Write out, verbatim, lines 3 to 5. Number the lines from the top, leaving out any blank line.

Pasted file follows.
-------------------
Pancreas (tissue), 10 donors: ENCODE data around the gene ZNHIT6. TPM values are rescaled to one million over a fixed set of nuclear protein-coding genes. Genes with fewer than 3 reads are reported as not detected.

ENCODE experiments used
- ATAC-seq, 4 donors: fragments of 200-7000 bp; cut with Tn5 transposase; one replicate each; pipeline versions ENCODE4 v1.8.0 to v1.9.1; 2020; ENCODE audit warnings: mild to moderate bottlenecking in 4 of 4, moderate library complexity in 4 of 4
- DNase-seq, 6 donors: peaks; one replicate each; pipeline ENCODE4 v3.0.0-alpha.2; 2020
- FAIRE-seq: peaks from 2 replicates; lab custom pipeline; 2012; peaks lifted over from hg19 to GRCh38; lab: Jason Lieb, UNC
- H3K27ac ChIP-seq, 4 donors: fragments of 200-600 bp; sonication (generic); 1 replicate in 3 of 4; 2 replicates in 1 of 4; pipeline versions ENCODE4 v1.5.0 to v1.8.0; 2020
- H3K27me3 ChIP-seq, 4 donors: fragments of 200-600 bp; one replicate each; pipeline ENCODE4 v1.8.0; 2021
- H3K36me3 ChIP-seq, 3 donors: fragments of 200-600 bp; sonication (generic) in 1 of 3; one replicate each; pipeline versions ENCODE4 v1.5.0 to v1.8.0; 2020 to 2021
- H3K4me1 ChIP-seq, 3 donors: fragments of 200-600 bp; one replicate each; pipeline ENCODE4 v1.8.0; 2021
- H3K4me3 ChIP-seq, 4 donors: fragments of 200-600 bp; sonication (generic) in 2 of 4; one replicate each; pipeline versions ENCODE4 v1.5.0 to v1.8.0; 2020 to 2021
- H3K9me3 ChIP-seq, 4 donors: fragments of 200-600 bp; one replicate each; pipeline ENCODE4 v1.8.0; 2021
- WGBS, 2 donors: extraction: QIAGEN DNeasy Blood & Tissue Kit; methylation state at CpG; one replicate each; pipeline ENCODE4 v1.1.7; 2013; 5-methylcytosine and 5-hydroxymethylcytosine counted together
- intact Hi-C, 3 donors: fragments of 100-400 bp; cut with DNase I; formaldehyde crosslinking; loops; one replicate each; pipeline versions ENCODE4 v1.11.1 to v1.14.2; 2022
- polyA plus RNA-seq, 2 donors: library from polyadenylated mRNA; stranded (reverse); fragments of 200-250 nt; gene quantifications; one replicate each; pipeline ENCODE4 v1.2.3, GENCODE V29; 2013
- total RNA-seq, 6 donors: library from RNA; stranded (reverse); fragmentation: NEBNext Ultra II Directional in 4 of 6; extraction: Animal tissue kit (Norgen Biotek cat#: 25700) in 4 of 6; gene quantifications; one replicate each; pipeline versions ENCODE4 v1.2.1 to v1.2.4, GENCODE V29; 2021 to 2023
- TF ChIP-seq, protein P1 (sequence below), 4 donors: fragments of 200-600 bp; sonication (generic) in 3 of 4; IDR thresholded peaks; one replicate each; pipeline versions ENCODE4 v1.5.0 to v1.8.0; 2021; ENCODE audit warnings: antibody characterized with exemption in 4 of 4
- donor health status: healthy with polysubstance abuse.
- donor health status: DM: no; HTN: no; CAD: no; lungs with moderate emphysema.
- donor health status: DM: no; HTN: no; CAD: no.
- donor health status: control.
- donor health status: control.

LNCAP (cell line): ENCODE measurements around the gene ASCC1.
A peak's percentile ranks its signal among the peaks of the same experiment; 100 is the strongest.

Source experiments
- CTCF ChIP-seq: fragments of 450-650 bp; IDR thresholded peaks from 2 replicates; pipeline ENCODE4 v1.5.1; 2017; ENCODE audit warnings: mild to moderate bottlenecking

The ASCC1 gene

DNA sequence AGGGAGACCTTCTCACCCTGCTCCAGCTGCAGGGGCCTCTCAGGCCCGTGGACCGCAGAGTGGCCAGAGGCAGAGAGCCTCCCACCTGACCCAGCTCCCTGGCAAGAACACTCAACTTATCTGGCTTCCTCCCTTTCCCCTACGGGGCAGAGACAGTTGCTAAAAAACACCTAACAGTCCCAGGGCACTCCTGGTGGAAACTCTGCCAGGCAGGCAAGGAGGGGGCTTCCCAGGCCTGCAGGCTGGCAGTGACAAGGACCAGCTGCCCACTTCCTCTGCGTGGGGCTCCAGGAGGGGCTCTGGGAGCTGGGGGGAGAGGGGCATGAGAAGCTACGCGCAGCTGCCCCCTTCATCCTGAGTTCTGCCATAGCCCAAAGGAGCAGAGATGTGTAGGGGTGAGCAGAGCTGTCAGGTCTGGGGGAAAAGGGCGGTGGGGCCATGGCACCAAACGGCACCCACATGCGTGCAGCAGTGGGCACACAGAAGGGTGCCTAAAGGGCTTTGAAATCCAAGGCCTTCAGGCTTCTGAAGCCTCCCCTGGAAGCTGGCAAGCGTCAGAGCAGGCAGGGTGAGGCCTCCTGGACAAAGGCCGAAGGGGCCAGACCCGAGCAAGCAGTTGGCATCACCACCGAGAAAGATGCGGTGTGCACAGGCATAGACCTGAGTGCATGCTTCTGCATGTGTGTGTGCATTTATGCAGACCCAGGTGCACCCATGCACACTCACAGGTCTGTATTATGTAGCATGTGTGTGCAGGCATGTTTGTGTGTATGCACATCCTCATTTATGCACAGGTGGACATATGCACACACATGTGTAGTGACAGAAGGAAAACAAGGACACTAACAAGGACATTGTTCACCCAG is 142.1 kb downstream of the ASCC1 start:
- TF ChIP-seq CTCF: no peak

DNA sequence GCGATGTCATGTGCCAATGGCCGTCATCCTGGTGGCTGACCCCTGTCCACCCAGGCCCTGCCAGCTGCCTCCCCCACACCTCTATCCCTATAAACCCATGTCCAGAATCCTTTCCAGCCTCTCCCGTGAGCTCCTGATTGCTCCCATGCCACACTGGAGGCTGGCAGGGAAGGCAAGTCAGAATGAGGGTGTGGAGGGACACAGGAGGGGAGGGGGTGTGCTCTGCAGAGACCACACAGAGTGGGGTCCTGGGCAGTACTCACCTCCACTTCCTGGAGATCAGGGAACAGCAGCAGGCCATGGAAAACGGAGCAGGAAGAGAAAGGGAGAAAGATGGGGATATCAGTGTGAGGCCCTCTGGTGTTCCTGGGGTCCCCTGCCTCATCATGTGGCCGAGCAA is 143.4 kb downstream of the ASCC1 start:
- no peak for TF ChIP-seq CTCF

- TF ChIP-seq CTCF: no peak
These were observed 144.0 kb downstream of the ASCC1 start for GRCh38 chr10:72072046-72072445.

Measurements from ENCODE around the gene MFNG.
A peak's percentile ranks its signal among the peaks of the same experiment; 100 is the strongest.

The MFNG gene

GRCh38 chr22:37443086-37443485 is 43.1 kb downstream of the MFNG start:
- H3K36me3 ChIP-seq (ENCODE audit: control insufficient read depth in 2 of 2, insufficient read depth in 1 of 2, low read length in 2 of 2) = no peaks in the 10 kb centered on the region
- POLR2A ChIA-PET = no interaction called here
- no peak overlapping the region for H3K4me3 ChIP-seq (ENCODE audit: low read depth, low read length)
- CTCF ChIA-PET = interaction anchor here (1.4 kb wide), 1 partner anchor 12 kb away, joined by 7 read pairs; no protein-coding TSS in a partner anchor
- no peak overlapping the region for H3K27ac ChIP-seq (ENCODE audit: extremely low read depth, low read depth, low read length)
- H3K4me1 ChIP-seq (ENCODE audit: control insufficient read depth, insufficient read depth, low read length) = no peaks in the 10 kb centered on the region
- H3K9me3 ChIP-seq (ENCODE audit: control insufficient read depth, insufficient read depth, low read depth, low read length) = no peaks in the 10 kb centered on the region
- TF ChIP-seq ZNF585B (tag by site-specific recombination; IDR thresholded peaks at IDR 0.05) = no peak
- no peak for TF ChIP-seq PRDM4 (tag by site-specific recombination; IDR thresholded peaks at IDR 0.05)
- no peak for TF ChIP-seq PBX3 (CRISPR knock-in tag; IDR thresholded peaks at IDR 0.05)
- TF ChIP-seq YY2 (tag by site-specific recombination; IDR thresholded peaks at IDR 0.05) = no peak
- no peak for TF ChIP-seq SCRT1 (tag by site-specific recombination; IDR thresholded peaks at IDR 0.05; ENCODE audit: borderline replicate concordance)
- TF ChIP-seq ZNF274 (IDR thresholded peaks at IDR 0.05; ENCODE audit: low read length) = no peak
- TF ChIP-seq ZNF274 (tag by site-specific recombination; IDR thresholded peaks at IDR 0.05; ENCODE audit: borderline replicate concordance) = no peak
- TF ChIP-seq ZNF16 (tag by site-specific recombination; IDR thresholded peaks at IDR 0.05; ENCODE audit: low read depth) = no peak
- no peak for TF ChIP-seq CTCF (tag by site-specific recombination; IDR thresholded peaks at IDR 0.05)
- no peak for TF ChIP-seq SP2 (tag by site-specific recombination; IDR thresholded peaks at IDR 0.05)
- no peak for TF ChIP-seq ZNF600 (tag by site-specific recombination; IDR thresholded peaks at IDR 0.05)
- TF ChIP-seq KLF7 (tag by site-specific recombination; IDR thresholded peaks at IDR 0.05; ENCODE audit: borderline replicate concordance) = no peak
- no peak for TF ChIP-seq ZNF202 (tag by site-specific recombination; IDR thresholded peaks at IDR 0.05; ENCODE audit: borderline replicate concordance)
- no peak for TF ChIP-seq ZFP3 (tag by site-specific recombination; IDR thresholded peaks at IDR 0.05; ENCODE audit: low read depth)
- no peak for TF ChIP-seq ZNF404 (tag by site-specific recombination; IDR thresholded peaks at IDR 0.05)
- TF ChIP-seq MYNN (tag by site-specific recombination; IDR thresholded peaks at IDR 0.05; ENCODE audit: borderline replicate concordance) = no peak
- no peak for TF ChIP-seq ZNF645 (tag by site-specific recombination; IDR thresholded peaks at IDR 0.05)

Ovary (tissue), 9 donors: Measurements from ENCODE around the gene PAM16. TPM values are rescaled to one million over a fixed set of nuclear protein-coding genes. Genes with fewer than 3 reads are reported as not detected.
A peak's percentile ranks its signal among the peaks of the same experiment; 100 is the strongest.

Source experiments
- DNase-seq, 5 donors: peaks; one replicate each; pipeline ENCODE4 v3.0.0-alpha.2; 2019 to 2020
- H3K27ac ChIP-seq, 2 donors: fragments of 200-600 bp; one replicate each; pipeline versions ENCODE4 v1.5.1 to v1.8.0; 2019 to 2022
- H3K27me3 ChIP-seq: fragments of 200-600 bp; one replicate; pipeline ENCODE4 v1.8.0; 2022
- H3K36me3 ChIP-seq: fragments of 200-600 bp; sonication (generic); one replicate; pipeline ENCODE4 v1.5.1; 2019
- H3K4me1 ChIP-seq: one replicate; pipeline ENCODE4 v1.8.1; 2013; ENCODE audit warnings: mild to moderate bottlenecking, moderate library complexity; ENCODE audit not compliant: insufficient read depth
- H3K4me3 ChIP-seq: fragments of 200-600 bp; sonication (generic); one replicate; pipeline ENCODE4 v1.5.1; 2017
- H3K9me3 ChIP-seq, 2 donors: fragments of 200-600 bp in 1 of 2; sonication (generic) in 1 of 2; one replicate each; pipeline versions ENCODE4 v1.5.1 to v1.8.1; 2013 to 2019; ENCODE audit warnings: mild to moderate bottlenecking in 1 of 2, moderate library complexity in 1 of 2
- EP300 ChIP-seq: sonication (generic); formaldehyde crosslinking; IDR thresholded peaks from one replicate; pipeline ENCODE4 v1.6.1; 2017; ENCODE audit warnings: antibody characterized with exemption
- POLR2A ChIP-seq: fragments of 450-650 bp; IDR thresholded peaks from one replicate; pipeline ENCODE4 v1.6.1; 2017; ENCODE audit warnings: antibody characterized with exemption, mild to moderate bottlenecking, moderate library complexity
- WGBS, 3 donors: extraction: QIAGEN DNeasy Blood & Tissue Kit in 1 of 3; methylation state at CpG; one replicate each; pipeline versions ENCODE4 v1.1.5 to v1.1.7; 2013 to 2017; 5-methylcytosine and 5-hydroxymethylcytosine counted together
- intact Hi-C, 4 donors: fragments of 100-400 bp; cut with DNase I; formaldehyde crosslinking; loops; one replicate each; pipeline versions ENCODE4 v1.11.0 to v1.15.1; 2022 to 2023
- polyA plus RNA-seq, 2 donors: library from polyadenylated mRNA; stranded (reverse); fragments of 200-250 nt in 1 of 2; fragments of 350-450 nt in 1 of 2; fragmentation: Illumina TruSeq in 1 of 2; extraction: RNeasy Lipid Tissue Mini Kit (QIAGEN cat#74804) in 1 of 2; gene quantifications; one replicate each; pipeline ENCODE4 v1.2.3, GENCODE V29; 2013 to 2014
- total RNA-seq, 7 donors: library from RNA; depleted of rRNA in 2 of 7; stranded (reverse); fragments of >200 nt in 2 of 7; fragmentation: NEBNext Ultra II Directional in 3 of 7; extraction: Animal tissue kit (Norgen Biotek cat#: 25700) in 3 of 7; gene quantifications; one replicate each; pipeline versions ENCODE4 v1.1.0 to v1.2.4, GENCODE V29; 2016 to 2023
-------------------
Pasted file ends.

- ATAC-seq, 4 donors: fragments of 200-7000 bp; cut with Tn5 transposase; one replicate each; pipeline versions ENCODE4 v1.8.0 to v1.9.1; 2020; ENCODE audit warnings: mild to moderate bottlenecking in 4 of 4, moderate library complexity in 4 of 4
- DNase-seq, 6 donors: peaks; one replicate each; pipeline ENCODE4 v3.0.0-alpha.2; 2020
- FAIRE-seq: peaks from 2 replicates; lab custom pipeline; 2012; peaks lifted over from hg19 to GRCh38; lab: Jason Lieb, UNC